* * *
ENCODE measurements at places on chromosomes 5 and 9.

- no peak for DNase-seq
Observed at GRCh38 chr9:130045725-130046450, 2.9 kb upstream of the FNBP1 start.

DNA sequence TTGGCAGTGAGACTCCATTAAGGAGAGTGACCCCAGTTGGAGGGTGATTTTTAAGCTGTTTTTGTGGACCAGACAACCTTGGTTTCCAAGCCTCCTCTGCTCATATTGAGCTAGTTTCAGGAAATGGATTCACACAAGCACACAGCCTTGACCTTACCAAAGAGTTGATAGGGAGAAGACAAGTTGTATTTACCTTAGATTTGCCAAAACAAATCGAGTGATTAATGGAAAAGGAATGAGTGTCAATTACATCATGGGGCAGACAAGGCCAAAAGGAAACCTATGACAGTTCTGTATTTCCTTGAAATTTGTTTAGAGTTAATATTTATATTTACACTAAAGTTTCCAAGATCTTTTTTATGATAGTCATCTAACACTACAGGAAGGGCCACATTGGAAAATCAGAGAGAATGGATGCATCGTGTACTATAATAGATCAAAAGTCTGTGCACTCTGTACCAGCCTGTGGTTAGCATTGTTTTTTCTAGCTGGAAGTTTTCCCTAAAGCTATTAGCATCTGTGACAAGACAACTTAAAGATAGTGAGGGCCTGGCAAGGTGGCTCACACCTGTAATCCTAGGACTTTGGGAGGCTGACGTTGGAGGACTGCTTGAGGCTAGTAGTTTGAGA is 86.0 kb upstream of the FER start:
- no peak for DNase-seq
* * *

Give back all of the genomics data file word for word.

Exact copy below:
ENCODE measurements at places on chromosomes 5 and 9.

- no peak for DNase-seq
Observed at GRCh38 chr9:130045725-130046450, 2.9 kb upstream of the FNBP1 start.

DNA sequence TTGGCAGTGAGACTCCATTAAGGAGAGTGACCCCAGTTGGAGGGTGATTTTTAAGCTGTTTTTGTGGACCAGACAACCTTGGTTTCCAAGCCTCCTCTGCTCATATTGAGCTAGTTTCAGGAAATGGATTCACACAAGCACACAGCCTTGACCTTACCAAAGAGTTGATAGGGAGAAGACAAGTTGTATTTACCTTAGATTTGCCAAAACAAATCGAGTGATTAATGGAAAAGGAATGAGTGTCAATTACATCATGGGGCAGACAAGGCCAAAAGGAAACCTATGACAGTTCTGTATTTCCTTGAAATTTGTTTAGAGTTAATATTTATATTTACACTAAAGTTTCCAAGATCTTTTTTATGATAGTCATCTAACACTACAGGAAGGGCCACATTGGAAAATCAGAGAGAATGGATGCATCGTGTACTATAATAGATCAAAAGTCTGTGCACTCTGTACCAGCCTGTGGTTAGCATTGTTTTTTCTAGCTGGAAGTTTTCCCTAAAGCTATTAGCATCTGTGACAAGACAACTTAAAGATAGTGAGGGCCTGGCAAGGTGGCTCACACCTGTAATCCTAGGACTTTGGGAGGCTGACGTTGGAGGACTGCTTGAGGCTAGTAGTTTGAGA is 86.0 kb upstream of the FER start:
- no peak for DNase-seq